Investors and economists have sounded the alarm bells over the recession. But a top economist who has seen warning signs build up for many months said this potential recession is different from what we are used to.
This economist is Mohamed El-Erian, former managing director of the highly influential bond market player PIMCO. He also chaired former President Barack Obama’s Global Development Council and wrote several economic bestsellers. Simply put, he is one of the best Fed and market watchers alive, and he hasn’t like what he has seen for some time now.
There is a tendency to view economic challenges as “temporary and quickly reversible,” El-Erian wrote in a commentary for Foreign Affairsciting the Federal Reserve’s initial thinking that high inflation would be transitory or the consensus that a recession might be short-lived.
“The world is not just on the brink of another recession,” he continued. “It’s in the midst of a profound economic and financial shift.”
He referred to economic theory that a recession occurs when a business cycle reaches its natural end point and before the next cycle really takes off, but he said this time will not be another round. of the “economic wheel”, as he sees the world going through major changes that will “outlast the current economic cycle”. He highlighted three trends that suggest a transformation of the global economy is underway.
Three major trends that are transforming the global economy
The first transformational trend, says El-Erian, is the shift from insufficient demand to insufficient supply. The second is the end of unlimited central bank liquidity. And the third is the growing fragility of financial markets.
These help explain “many unusual economic developments of recent years”, he wrote, and looking ahead he sees even more uncertainty as economic shocks “become more frequent and more violent”. Analysts don’t realize that yet, he added.
The first change was prompted by the effects of the pandemic, starting with shutting down the entire system and restarting the government, or what El-Erian called “huge donations”, causing “a increase in demand long before supply”.
But over time, El-Erian said, it became clear that the supply problem “stemmed from more than just the pandemic.” It is linked to Russia’s invasion of Ukraine which led to sanctions and geopolitical tensions, as well as a general shortage of labor caused by the pandemic. These supply chain disruptions have given way to “offshoring,” a more permanent move by companies moving production closer to home, rather than a 2019-era supply chain rebuild. This essentially reflects a change in the “nature of globalization”.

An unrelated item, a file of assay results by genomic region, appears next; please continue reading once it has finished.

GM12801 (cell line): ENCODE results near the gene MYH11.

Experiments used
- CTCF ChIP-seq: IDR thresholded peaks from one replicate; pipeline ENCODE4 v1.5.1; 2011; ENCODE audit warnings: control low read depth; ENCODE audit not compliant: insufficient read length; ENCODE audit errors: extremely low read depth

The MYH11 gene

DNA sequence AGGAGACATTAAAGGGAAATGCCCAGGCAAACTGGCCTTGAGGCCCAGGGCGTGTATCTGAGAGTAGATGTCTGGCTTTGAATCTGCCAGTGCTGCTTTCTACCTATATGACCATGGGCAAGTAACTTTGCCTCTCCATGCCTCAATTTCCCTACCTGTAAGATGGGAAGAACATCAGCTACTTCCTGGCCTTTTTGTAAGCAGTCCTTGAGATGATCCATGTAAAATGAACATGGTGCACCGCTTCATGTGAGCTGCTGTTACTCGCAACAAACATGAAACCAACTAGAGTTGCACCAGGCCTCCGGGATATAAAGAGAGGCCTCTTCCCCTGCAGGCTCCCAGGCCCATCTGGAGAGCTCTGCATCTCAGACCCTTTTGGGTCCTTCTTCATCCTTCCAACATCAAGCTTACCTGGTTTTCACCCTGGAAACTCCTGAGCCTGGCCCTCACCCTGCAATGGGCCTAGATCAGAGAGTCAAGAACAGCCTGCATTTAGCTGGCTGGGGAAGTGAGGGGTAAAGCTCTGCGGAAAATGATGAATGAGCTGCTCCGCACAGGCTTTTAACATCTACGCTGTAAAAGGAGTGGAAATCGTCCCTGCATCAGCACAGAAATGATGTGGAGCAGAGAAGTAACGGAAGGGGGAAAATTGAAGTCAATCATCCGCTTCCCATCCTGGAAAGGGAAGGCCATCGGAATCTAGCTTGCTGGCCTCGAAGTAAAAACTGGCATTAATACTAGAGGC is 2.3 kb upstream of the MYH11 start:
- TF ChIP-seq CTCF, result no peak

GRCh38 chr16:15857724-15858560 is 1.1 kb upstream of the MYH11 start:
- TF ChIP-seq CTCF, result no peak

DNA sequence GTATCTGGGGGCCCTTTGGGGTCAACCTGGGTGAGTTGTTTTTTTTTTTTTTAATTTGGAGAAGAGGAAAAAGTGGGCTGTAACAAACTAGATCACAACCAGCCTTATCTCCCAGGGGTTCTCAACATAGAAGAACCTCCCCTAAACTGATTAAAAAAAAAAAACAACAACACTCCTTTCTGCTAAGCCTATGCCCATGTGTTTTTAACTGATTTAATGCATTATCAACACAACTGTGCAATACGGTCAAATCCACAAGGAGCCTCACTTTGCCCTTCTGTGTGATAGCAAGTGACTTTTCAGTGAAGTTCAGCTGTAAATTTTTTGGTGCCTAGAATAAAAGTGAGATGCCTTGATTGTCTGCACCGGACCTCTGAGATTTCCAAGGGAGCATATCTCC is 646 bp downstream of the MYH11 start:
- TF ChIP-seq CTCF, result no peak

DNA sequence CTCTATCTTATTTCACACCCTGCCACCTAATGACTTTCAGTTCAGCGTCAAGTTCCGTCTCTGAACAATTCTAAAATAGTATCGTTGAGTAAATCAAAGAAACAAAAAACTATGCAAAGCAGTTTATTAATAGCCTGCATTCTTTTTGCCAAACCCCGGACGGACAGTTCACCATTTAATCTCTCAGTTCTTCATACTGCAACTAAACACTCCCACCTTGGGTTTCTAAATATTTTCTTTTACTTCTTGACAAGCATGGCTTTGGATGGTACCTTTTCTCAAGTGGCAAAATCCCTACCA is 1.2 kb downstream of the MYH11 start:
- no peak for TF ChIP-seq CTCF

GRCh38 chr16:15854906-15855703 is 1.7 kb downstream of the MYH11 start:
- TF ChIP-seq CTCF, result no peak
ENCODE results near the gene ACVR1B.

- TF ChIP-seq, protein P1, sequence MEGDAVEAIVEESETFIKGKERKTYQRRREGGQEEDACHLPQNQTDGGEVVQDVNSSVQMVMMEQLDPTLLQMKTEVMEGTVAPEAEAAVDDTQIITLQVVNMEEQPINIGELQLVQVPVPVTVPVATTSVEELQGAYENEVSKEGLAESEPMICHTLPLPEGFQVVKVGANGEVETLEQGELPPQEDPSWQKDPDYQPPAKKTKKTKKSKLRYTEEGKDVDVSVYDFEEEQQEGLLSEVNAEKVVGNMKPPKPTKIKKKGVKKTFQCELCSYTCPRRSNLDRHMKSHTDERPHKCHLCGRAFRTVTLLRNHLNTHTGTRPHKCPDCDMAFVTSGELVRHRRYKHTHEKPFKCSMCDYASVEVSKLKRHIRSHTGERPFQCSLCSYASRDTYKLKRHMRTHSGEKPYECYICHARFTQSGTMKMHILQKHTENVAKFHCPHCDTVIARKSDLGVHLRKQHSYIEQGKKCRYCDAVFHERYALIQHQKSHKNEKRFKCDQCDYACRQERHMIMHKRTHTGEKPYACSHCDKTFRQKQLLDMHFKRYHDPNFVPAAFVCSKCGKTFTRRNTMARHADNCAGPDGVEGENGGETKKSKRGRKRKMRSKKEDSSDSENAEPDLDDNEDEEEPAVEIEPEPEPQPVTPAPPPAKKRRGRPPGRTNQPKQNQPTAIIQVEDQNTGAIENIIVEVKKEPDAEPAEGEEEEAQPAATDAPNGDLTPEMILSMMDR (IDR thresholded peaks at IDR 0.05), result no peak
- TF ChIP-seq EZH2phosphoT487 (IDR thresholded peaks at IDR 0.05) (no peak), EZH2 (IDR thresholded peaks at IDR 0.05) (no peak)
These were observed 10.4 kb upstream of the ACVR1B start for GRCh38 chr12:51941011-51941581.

“To make matters worse, these shifts in the global economic landscape come at the same time that central banks are fundamentally changing their approach,” El-Erian said. As he has for months now, El-Erian criticized the Federal Reserve in particular for being too slow to recognize inflation taking root in the economy, and then for its big rate hikes to make up for lost time.
As inflation soared, the Fed opted for aggressive rate hikes, with the last four increases all being 75 basis points, which took the fed funds rate to a range of 3.75% to 4%. But this fundamental shift in approach led to the third problem, writes El-Erian. “Markets recognized that the Fed was trying to make up for lost time and began to worry that it was holding rates higher for longer than would be good for the economy. The result was financial market volatility. .
Markets have been trained to expect easy money from central banks, he said, and the “perverse effect” of this has been that “a significant part of the activity global financial” is pouring into asset management, private equity and hedge funds, among other less-regulated entities. Market fluctuations since the end of the easy money era this year can be understood as this important part of looking for a new home, in terms of investment. It’s fragile at this point.
“The fragility of the financial system also complicates the work of central banks,” he said. “Instead of facing its normal dilemma – how to reduce inflation without hurting economic growth and jobs – the Fed now faces a trilemma: how to reduce inflation, protect growth and jobs, and ensure financial stability.”
El-Erian is not alone in citing multiple threats to the future of the global economy. Veteran economist Nouriel Roubini and financial historian Adam Tooze are two other prominent voices warning of interrelated threats. Roubini has just written a new book called “MEGATHREATS” on no less than 10 giant economic problems facing the world, while Tooze has popularized the term “polycrisis” to describe a group of interrelated and compounding problems.
Roubini himself said Fortune recently that he and Tooze described a similar set of phenomena, although he did not address El-Erian’s criticisms. However, like El-Erian, Roubini explained the multiple factors at play, and because they are so interconnected, it creates a domino effect, contributing to an eventual recession.
“If you raise interest rates, you can also have a crash in stock markets, bond markets, credit markets, and asset prices in general, which causes further financial and economic damage,” he said. Rubini. Fortune. Still, he explained that raising rates helps fight inflation, even if it risks the possibility of a hard landing, all triggered by “negative shocks” to the supply chain.
Going forward, El-Erian concluded, these changes mean economic outcomes will be harder to predict. And that won’t necessarily mean a single outcome, but rather a reflection of a “cascading effect” – in that one bad event could likely lead to another.
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